How to tell an anecdote in Spanish (Confidently!)

how to tell an anecdote in Spanish

Once you know the past tense (yo hablé), you must think: I’m ready to tell an anecdote in Spanish I want. Well, yes and no.

Of course you can tell your anecdote with the past tense, but… can you actually tell an anecdote as naturally as you would do in your mother tongue? That is, using different past tenses, adverbs and unique expressions? Not really.

Most Spanish students just use one verb tense and one or two adverbs (al principio, después, finalmente…). That’s totally ok for beginners.

However, if you want to achieve or improve your intermediate level and connect with others through your interesting stories, you should be able to tell anecdotes confidently.

In today’s post, I’ll show you how to tell an anecdote like a native speaker. Different tenses, adverbs and expressions included.

So, are you ready to impress with your anecdotes? I hope so!



If you start telling your anecdote in Spanish without any introduction to your listener, he or she may feel a bit lost or struck. That’s why it’s wise to start your anecdote with these expressions:

  • ¡No te vas a creer qué me pasó/ocurrió! (You won’t believe what happened to me)
  • Si te cuento lo que me ocurrió… (If I tell you what happened to me…)
  • ¿Te puedes creer lo que me ocurrió/pasó? (Can you believe what happened to me?)
  • ¿Te he contado lo que me pasó? (Have I told you what happened to me?

The verb “pasar” or “ocurrir” means to happen in this context. These verbs should always agree in number with the number of events you’re referring to (me pasaron dos cosas increíbles, me pasó una cosa increíble).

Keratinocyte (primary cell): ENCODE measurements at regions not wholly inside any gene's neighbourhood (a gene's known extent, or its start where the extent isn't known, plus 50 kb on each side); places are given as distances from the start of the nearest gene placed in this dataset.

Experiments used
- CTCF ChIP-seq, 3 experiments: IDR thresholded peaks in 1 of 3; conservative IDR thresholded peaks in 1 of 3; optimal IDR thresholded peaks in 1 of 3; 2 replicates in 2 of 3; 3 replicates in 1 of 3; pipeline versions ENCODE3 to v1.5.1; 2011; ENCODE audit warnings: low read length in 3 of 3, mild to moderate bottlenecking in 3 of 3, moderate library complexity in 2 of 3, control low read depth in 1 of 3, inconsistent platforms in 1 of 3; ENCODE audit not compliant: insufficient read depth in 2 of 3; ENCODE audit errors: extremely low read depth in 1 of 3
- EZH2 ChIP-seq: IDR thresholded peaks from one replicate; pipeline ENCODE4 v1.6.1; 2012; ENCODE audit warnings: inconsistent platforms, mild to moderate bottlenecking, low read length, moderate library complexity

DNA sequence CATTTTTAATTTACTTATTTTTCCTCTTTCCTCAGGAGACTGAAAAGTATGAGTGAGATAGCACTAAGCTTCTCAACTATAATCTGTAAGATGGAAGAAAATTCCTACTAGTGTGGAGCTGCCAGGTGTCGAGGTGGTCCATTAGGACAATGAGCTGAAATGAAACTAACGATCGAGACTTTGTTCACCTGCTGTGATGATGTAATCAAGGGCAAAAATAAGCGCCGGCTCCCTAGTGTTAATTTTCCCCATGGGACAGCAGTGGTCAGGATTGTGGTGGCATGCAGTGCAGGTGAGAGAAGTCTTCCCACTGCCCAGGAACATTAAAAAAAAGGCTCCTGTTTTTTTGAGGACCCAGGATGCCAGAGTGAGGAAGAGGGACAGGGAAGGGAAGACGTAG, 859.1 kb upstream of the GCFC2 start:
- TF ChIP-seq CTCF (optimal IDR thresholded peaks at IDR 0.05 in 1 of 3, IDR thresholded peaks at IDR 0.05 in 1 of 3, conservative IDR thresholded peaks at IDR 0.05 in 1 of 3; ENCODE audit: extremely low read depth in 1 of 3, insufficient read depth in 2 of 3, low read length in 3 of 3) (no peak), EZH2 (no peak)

After the introductory question or exclamation, it’s time to use an essential expression to start your anecdote:

(Pues) Resulta que… + preterite tense.

  • “Pues” here is a filler word. It doesn’t really mean anything but it’s widely used by native speakers in oral conversations, usually as a way to introduce a sentence.
  • “Resulta que” means “it appears that” or “it seems that” if your start your anecdote with this Spanish expression. However, if you use it later, to continue the anecdote, it can be used to talk about an unexpected event, like in “it turns out to be…”.

Moreover, you would normally start your anecdote with the main action and the preterite tense. The imperfect tense will be used to add complimentary information about secondary events, causes or contexts.

In addition, if you want add more information about the time or location of your special event, you could use adverbial/contextual phrases like: “una vez” (once), “el mes pasado” (last month), “hace dos semanas” (two weeks ago). The list is long. 

Let’s see an example:

Lara, ¿te he contado lo que me pasó? /  Resulta que el mes pasado fui a la oficina de correos para enviar una carta a mi amiga estadounidense. Pensé que sería barato.



You’ve started your anecdote, great. Now it’s time to give more details and get the listener “hooked”. We’re going to use different elements to do this.